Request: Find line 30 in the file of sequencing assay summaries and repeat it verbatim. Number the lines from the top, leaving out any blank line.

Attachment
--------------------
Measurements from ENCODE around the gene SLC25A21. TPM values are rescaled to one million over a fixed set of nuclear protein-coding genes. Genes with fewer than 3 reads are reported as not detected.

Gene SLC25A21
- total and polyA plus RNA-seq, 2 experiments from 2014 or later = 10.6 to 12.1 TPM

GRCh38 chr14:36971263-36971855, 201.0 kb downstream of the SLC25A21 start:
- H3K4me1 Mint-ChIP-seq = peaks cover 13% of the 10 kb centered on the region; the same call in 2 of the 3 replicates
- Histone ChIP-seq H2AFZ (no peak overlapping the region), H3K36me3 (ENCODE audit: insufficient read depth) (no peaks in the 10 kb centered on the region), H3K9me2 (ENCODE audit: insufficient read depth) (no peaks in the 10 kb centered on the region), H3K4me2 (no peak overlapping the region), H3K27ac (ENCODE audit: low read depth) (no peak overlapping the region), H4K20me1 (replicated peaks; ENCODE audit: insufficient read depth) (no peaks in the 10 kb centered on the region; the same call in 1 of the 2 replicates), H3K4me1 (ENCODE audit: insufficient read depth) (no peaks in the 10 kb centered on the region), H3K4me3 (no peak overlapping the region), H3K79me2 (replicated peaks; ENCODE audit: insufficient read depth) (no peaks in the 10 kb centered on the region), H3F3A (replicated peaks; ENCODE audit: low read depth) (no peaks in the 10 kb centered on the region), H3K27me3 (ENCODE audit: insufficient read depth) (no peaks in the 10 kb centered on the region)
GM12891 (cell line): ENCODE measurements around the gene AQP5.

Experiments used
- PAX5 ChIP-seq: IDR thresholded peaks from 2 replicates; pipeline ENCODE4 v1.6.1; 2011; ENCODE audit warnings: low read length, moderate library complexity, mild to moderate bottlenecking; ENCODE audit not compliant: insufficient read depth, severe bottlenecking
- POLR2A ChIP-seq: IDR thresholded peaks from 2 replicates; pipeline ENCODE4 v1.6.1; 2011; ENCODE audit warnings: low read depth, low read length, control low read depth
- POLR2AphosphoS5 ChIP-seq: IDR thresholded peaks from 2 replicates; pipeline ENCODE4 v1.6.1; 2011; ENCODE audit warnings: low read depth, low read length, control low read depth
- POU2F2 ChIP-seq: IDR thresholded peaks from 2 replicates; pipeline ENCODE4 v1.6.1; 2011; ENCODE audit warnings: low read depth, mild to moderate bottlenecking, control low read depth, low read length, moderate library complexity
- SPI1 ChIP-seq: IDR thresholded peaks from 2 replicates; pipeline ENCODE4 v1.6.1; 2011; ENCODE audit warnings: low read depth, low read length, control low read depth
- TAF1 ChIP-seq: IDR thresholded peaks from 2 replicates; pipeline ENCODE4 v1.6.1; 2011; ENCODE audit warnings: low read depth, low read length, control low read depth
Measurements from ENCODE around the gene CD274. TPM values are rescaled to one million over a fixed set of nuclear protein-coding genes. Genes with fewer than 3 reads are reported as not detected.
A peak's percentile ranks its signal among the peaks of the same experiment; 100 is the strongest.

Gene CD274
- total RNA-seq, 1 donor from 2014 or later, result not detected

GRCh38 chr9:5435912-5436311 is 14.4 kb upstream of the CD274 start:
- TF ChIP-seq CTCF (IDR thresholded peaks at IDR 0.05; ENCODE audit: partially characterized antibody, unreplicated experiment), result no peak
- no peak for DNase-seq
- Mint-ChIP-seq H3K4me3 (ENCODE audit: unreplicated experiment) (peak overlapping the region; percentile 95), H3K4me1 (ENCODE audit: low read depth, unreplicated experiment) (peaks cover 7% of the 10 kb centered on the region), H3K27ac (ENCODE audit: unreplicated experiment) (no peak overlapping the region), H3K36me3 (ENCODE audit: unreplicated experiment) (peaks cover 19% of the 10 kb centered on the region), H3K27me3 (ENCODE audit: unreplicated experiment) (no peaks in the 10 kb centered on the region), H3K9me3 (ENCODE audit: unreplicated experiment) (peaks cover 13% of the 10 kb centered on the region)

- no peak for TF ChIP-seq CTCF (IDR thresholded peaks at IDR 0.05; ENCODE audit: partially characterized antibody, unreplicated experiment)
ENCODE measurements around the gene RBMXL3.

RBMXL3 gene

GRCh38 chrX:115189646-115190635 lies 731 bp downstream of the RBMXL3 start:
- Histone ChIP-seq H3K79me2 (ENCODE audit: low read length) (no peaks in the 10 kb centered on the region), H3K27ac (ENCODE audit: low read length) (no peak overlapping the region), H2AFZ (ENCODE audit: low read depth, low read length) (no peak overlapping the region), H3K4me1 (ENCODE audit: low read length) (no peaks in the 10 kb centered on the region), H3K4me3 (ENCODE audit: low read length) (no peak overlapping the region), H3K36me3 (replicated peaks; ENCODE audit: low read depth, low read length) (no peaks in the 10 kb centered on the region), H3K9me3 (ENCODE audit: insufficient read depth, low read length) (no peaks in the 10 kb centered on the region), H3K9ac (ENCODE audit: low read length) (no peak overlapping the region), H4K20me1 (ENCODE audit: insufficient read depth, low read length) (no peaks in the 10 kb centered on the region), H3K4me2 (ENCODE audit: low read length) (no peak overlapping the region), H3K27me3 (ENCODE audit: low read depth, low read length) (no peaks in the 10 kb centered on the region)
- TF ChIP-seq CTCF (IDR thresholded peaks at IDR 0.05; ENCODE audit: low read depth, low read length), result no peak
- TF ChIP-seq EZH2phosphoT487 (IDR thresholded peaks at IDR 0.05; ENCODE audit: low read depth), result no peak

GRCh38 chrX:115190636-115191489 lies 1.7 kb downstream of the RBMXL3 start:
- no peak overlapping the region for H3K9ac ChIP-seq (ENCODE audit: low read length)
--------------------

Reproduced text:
GRCh38 chrX:115190636-115191489 lies 1.7 kb downstream of the RBMXL3 start: